Intelligent Middleware Layer

Controlling the hardware layer is a middleware constructed around the embedded agent paradigm. Agents can be associated with individual devices or can be used to control groups of sensors. By acting in a collaborative fashion, activities can be identified and daily routines constructed. Deviations from these routines can be identified and appropriate alarms raised.

Within the AAL demonstrator we employ the SIXTH middleware framework to support application development. This middleware exhibits features such as reusability, flexibility, modularity, openness and intelligence. Using this middleware, applications can reuse existing components for the entire range of devices that comprise the distributed application. Components can potentially be replaced automatically in response to a changing environment.

Current middleware offerings for sensor networks tends to encompass systems that can aid application development between the application layer and the OS layer of the sensor. While this broad definition includes many solutions, there are two key goals: to facilitate application development and to provide the capability of deploying a sensor network with little in depth knowledge of sensor networks. The SIXTH Middleware platform, under development in CLARITY, is in keeping with the existing goals of WSN middleware but also provides additional capabilities: modularity, flexibility, reusability, openness, extensibility, universality and multiple abstractions. One of the primary goals of SIXTH is to create reusable components capable of intelligent behaviour which can be brought together to form the application. The SIXTH middleware is therefore the collection of components along with their integration. On a macro level this means that the application uses the middleware components and each component may be part of many applications. Given the uniqueness of the sensor devices, it is important that many applications can coexist on the same sensor infrastructure and this is achieved via the agent paradigm.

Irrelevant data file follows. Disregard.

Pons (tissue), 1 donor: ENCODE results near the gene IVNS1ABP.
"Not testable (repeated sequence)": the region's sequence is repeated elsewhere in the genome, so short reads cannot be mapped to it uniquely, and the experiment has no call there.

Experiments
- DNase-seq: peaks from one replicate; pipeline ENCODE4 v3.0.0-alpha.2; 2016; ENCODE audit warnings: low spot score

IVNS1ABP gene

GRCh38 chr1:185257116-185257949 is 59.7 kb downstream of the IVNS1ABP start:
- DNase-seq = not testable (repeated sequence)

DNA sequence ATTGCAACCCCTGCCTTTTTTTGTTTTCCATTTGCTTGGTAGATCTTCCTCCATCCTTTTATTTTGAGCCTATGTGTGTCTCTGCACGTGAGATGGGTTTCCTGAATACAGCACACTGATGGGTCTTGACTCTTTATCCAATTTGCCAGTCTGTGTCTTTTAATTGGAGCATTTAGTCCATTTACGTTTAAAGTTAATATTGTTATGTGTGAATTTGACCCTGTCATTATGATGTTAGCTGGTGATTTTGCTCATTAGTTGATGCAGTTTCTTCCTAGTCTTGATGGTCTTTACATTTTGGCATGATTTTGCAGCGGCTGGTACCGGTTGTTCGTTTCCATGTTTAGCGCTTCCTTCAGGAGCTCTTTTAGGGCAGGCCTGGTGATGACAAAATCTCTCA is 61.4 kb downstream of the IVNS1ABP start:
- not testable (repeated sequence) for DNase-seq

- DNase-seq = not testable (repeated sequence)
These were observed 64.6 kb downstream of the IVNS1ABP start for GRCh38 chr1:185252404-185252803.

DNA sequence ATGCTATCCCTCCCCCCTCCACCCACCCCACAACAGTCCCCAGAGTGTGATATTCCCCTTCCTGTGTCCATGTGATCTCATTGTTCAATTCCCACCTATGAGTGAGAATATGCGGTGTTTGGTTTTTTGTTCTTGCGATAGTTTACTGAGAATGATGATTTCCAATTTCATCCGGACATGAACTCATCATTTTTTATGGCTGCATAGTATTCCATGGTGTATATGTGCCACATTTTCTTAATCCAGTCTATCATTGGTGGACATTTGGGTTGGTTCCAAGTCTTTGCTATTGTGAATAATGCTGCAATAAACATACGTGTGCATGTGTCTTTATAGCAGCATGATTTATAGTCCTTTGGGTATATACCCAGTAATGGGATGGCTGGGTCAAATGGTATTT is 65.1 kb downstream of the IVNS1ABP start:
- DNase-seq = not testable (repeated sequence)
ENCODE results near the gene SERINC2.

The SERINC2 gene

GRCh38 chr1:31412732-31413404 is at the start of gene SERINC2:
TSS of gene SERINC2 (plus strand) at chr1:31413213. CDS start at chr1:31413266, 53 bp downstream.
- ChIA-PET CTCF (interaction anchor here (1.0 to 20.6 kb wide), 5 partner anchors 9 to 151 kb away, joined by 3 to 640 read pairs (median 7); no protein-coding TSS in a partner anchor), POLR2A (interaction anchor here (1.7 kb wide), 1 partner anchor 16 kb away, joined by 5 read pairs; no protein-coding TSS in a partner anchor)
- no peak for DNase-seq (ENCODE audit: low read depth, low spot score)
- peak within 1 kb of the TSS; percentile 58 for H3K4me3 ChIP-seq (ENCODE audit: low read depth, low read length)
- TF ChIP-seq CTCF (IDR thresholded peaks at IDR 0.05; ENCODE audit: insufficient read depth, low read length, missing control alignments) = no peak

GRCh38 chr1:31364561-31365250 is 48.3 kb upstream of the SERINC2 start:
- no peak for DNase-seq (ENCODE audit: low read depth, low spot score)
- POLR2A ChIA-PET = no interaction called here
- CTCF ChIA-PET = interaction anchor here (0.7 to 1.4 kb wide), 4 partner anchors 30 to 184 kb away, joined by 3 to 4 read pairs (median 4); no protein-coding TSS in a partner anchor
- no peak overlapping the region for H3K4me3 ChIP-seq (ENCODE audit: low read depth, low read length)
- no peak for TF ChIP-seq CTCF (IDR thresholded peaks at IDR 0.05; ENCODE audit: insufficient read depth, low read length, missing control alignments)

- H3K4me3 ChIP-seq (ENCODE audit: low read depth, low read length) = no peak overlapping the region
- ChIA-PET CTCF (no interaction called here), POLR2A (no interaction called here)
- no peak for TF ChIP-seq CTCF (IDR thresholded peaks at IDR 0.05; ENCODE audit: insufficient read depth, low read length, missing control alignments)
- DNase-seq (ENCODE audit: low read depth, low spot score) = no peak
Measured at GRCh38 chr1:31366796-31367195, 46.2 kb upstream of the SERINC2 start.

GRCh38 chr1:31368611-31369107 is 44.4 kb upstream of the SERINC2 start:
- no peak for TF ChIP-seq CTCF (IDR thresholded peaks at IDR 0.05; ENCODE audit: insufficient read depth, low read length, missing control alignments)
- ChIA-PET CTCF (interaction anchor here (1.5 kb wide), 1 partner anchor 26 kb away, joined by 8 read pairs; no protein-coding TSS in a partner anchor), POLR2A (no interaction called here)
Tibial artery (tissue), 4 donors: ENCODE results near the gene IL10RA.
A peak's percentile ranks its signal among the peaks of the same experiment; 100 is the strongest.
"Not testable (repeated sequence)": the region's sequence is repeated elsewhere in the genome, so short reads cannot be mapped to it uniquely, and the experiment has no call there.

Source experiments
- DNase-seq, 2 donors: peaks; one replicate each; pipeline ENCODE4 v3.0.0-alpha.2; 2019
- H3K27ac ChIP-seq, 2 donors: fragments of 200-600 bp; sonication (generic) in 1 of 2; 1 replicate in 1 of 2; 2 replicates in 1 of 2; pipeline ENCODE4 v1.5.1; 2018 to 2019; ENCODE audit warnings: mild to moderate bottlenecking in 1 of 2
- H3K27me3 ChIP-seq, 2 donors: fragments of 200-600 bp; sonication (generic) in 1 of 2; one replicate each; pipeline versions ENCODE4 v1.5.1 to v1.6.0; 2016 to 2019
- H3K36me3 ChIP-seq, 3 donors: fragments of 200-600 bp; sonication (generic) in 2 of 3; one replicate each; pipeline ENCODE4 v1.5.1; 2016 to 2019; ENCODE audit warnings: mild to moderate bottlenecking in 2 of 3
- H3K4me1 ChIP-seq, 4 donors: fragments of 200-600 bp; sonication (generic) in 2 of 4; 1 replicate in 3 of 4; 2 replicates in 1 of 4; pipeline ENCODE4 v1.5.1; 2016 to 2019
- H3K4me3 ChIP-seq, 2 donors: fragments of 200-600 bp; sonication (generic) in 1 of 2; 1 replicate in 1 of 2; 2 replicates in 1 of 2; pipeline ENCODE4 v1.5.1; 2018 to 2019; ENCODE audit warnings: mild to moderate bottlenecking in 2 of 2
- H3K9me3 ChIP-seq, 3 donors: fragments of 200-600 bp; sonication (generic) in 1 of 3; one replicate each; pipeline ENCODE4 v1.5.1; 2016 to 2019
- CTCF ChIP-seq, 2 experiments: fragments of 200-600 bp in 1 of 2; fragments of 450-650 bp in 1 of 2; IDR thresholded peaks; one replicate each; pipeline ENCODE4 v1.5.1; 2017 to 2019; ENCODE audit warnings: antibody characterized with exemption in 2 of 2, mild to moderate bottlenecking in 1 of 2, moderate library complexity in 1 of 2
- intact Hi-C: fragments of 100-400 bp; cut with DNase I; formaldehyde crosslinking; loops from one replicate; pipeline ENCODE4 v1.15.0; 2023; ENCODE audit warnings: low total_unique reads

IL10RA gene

Visualisation & Interactivity

Though the interaction modality with AAL will be essential implicit in the first instance, there will be occasions where explicit interaction is necessary. Given the inherent complexity, circumstances may arise where the status of the elderly needs to be confirmed, particularly if their safety is potentially compromised. Thus, AAL systems must initiate interactions through a range of everyday devices including telephones and TVs for example.

In many cases, it is carers and family members that may need to interact with AAL systems. Their needs are different, as are their motivations. invariably, they will seek reassurance that the elderly person is coping and that their behaviour routine is consistent. To meet this need, a separate interface has been developed. This allows carers replay the activities of the elderly person as identified by the embedded sensor networks. This incorporates a series of icon representing monitored actions and enables them to be placed in a spatial and temporal context.


It is planned to address this objective in the second phase of the project.


It is planned to address this objective in the second phase of the project.